Nurses ‘eat their young’?

Nurses ‘eat their young’?

I did a phone interview the other day for a Healthcare Magazine in Chicago. The interviewer asked me about the saying ‘nurses eat their young’? and what does it mean?’  She also wanted to know where/why this term started.  I was stumped.  How do you explain this type of behavior within your profession? It’s actually embarrassing…

I began to reflect on this question after the interview was over and I still can’t say that I understand the ‘why’ of it.  Is it jealousy?  Perhaps we don’t want to see others succeed?  Maybe it’s just a rush to get our own work done under stressed out, short-staffed conditions?  

Candy's HikeThe morning of the interview, I had just completed a pretty challenging (for me) hike with a new friend here in Panama.  If you know me, you know that I’m not a great hiker.  I love to hike but I’m certainly not in ‘hiking’ shape.  My skills are that of a brand new nurse comparatively.  The hiking friend “Richard” was forewarned and agreed to support me through this hike.  Richard gave me the option to take a flat hike without a view or a ‘more challenging’ hike with a great view.  Of course, I choose the great view.  Warning Richard of my lack of skills…he was supportive and off we went.

How did the hike go?  I made it as far as I could….with a lot of verbal support, a little hand-holding and lots of patience from Richard. He slowed his hike to keep my pace, gave me tips and pointers along the way and exhibited a grand attitude of teamwork and camaraderie.  In turn, when it got to a point where i couldn’t go any further, I encouraged Richard to go ahead and get the ‘great view’.  We worked together, both supporting and respecting the skill levels each possessed.  He held back to help me gain a little experience and I let him forge ahead when I knew I had reached my limit.

I didn’t’ reach the summit that day…I did however gain some great experience and confidence as well as a wonderful view.  I finished the day feeling motivated, energized and encouraged.

My View

My View at about 2/3 the way to the summit
Piedra de Lino (Lino Rock) Boquete Panama
Courtesy of: Candy Treft

Why am I telling you about hiking?

Later that afternoon while reflecting on all of the day’s events, I began thinking about how the hike with Richard and working with a new nurse are very similar.  Like me (when it comes to hiking), a new nurse needs lots of encouragement, support, a little hand-holding and a lot of patience.  I’ve been on hikes where the others forged ahead, left me behind and didn’t work with me to help build my hiking skills and these hikes were never enjoyable.  Not only were they not enjoyable, they left me with a feeling of defeat and a want to give it up.  We’ve all seen nurse preceptors that will forge ahead with their work, never stoping to explain or allow a much slower new nurse an opportunity to attempt a skill or procedure. I’ve worked with nurses who will completely ignore questions from a new nurse while forging ahead to get their task completed.

The lack of camaraderie in nursing is disheartening, and embarrassing.  It pains me to be associated with a career of ‘carers’ who carry a stigma of ‘eating their young’.  

Richards View

View from the summit
Piedra de Lino (Lino Rock) Boquete Panama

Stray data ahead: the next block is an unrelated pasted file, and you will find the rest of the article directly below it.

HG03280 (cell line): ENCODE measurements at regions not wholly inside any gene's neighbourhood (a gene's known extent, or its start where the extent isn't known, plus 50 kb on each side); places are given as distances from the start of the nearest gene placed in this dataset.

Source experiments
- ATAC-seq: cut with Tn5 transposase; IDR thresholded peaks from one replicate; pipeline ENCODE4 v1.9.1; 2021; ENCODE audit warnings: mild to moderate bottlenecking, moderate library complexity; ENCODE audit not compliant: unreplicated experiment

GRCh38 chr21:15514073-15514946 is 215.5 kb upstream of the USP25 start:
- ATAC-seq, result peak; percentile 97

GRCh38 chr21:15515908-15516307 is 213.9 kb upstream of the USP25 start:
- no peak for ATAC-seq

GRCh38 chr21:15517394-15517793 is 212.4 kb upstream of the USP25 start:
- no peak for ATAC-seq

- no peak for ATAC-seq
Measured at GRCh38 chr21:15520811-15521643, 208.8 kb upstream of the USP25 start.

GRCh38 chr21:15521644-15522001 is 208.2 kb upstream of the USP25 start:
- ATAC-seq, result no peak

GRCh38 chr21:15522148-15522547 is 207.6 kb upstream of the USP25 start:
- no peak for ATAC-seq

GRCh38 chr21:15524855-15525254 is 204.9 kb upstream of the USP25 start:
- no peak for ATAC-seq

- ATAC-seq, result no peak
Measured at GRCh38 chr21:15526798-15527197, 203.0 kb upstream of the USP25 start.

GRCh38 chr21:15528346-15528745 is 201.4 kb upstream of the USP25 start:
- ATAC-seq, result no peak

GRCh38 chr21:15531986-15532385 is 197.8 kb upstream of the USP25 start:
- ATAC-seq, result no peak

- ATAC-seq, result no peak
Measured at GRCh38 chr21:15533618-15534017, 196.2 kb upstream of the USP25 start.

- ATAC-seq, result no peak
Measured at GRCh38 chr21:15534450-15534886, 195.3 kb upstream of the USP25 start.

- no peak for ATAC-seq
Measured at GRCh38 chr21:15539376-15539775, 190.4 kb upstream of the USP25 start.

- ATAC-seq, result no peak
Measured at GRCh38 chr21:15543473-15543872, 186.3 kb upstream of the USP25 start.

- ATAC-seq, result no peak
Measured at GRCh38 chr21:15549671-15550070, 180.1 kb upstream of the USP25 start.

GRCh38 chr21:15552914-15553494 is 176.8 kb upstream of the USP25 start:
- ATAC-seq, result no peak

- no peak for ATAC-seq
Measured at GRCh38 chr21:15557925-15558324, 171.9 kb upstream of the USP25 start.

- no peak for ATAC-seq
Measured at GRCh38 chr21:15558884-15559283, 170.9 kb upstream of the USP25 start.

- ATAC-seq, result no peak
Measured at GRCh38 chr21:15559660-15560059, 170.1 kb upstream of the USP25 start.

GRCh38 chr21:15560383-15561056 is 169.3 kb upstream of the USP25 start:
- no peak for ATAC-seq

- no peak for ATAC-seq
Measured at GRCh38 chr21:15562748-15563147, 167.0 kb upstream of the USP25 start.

Courtesy of: Richard Morris

I would encourage you, the next time you encounter a new or inexperienced nurse; think of my hike and the support provided by Richard and help that new nurse reach her summit, it only takes a bit of your time and perhaps one by one we can attempt to change the culture from “Nurses Eat their Young” to “Nurses support their young…” Let’s work together to help the new nurse walk away from her shift feeling motivated, energized and encouraged instead of defeated.



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As a travel nursing educator, Candy aka Gypsy Nurse, RN has worked in healthcare for nearly 20 years, working up the ranks from CNA to LPN to RN. For the past nine years, she’s worked as a travel nurse, allowing her to practice and live in 15 states throughout the U.S. She regularly shares advice for those interested in travel nurse jobs on her website at:

7 Responses to Nurses ‘eat their young’?

  1. Erica says:

    I hear you loud and clear! It is embarrassing at the lack of camaraderie in the profession of nursing. Yes, many nurses do eat their young. I have seen other work situations where this occurs but not to the extent that it happens in nursing.

  2. […] reading The Gypsy Nurse’s post Nurses ‘Eat Their Young?’, I wondered if anyone had a different opinion than me on the cause on this […]

  3. Awesome insight regarding nurse relationships. It’s disturbing to know that this age old issue still exists. As we support each other in this quest to better relationships, maybe one day true mentoring and support can be experienced by all…

  4. […] by Candy Treft, The Gypsy Nurse,  inspired me as she wrote about the age old saying  “nurses eat their young”. This is one phrase and idea which has been around for years. I love how she used a recent […]

  5. […] recently by Candy Treft, The Gypsy Nurse,  inspired me as she wrote about the age old saying  “nurses eat their young”. This is one phrase and idea which has been around for years. I love how she used a recent […]

  6. […] reading The Gypsy Nurse’s great post titled Nurses ‘Eat Their Young?’, I wondered if anyone had a different opinion on the cause of this […]

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